In addition to having his name dropped from the car wash he co-owns in south Florida, Hardaway was taunted and flaunted on several websites over the weekend, which published YouTube footage of a naked Hardaway in the locker room. Said sports blog Deadspin: "Tim Hardaway might not enjoy gay people, but I really think it could give us all a chance to heal if gay people had a chance to enjoy Tim Hardaway."

Here are a few recent notable articles on Amaechi:
The Loneliness of the Gay Basketball Player: John Amaechi's Man in the Middle, the memoir of an NBA misfit. [slate]
Amaechi's Good Morning America appearance [newsbusters]

Gay Mayor Reaches Out to Hardaway [miami herald]
Shaq: I'd protect a gay teammate [palm beach post]
Anti-gay comments find no backing [tr]

You may have missed...
Former NBA Player Tim Hardaway: "I Hate Gay People" [tr]
Former NBA Player John Amaechi on Outside the Lines: I'm Gay [tr]
Amaechi: Hardaway Anti-Gay Comments "Illustrate the Problem" [tr]
Tim Hardaway's Gay Hate Speech Brings Swift Reaction [tr]

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Comments

  1. Homophobia in law firms, too: http://bitterqueen.typepad.com/bitter_queen/2006/08/the_short_versi.html

    Posted by: Stamp Out Homophobia | Feb 20, 2007 5:59:32 AM


  2. Here we go again. If in fact blacks are "more homophobic" than whites, so what? This country is run by WHITE MEN. So, your (our) lives are being marginalized by laws created by WHITE MEN. Homophobia is most damaging when the ones in power hate you. Tim Hardaway's hate does not affect me in anyway. However, if the white men in power hate me, then I am screwed.

    Posted by: Jared | Feb 20, 2007 11:29:03 AM


  3. If in fact blacks are "more homophobic" than whites, so what?
    Posted by: Jared |

    First off, I don't even believe that in the *facts* that the black community is more homophobic than the white. I just don't. I spend a lot of time on the web, and consistently I've witnessed that the most virulent forms (if not most) of homophobia are expressed by young white males..Surf to youtube, break, or most babes forums out there and you'll experience the ugliness for yourself.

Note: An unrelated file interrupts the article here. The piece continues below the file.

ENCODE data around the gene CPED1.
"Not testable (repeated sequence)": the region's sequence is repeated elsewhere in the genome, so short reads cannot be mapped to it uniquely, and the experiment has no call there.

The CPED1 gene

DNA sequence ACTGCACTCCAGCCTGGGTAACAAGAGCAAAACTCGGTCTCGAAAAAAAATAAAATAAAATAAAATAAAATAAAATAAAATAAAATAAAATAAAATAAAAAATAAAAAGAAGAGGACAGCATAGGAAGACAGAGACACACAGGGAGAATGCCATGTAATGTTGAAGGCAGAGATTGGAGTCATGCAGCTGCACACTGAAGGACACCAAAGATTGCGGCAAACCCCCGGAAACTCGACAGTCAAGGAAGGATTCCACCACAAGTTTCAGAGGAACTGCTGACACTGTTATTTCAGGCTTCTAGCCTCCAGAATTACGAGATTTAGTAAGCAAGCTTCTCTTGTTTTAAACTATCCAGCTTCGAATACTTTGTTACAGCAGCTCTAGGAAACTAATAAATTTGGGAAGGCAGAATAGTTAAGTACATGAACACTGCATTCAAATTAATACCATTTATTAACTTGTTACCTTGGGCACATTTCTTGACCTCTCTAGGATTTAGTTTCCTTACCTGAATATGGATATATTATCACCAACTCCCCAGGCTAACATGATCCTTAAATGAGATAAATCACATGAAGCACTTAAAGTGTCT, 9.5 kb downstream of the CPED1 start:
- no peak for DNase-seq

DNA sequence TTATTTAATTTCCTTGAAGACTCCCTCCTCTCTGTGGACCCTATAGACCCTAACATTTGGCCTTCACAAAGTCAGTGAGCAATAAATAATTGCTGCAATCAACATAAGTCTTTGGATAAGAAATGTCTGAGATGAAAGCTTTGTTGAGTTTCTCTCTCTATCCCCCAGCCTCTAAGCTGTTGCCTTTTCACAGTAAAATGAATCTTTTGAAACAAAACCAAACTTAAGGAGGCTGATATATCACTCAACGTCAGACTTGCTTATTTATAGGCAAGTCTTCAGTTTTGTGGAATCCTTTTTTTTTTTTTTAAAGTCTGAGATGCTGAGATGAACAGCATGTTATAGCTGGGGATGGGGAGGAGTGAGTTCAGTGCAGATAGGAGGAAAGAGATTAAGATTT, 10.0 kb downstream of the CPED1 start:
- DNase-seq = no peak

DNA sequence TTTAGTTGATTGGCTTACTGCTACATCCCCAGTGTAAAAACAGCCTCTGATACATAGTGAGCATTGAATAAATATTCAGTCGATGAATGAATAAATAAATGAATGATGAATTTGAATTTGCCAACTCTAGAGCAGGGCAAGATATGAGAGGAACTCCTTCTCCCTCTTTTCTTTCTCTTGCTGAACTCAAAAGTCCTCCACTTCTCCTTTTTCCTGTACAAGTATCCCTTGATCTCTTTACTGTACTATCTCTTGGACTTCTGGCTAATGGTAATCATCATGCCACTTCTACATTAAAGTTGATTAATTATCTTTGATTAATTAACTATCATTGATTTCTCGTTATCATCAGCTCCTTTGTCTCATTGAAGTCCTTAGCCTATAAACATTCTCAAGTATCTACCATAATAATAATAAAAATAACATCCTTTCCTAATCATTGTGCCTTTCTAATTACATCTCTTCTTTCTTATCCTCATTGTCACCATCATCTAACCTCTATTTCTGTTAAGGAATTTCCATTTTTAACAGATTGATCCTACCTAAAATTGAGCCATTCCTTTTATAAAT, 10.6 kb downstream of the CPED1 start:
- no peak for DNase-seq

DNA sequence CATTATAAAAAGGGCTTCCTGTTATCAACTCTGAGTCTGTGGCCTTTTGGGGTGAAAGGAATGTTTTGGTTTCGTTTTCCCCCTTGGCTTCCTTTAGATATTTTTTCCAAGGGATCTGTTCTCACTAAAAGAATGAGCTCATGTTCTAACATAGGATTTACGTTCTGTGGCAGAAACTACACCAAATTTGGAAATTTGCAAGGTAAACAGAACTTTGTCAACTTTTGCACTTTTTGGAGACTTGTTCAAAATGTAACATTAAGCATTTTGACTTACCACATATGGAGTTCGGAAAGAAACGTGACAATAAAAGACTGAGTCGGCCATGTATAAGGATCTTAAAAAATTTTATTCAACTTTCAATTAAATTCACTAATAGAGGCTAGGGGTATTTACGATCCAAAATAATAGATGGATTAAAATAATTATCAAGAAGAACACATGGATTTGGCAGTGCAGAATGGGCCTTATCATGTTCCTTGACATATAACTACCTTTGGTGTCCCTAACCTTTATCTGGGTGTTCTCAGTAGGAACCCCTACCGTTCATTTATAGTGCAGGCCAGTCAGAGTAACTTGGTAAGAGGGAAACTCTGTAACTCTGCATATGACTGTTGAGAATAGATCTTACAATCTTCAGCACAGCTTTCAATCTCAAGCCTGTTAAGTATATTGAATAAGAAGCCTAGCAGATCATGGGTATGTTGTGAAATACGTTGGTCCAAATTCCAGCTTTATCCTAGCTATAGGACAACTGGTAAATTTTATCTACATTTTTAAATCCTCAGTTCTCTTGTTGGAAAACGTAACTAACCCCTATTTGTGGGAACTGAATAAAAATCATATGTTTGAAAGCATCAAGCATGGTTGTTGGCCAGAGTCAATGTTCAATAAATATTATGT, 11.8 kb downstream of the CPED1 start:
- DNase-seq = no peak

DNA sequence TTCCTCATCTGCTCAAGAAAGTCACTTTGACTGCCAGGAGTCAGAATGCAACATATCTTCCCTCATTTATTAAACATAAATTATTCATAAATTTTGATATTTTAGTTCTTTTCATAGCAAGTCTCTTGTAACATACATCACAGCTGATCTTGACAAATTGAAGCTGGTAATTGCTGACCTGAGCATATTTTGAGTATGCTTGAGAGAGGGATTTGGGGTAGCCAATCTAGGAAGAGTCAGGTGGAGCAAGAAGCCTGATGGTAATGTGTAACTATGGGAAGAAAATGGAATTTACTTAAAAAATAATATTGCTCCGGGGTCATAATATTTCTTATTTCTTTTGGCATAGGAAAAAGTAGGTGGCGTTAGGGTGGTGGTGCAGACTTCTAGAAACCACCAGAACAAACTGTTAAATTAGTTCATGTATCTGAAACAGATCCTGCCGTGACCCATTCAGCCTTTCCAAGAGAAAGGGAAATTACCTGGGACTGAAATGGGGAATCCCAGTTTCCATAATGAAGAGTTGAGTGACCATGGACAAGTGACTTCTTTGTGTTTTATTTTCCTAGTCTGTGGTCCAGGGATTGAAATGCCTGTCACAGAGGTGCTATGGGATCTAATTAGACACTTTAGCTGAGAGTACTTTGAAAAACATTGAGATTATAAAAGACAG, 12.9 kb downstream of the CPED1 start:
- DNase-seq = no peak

Secondly, I've phrased it a thousand different ways like you Jared : the homophobia we should most worry about isn't the one that is expressed by the little guys or a PR unsavvy celeb, no matter what their race is. Yes that has to be condemned, but we have to go far far beyond it!

    And in many ways, the fact we don't makes it seem like we've fallen in the trap carefully crafted by the powerful homophobic institutions of our society who have all trained us to believe that it's not homophobia till someone says "I hate gays and want them dead".

    It's all those BIG GUYS, those who turn a loathesome profit & gain political points by opressing us - those are the ones we need to worry about..Because they have so much to lose by doing right by us, that they'd be willing to exterminate us if that could save their enterprise.

    So what happen when we're focusing on the little guys? it makes them very happy!! cause they're off the hook..and it's business as usual. For ABC. Hollywood. The NBA and professional spors. The educational system and its school libraries. The juidical system and the laws.

    But there might also be other reasons we're willing to keep our blinders on:

    1)It might mean that we're admitting defeat at the idea of going after our real oppressors, and getting out there to fight the good fight.

    2) Or maybe admitting a problem with those institutions (which we've all embracing or participating in in one way or the other), might mean questioning *our* own involment in perpetrating homophobia in our culture - & making a change in our attitudes.

    Either way, I say this: let's continue to focus on the little guys and tear each other part, then let's see how that helps our cause!!

    Posted by: Da | Feb 21, 2007 9:21:57 AM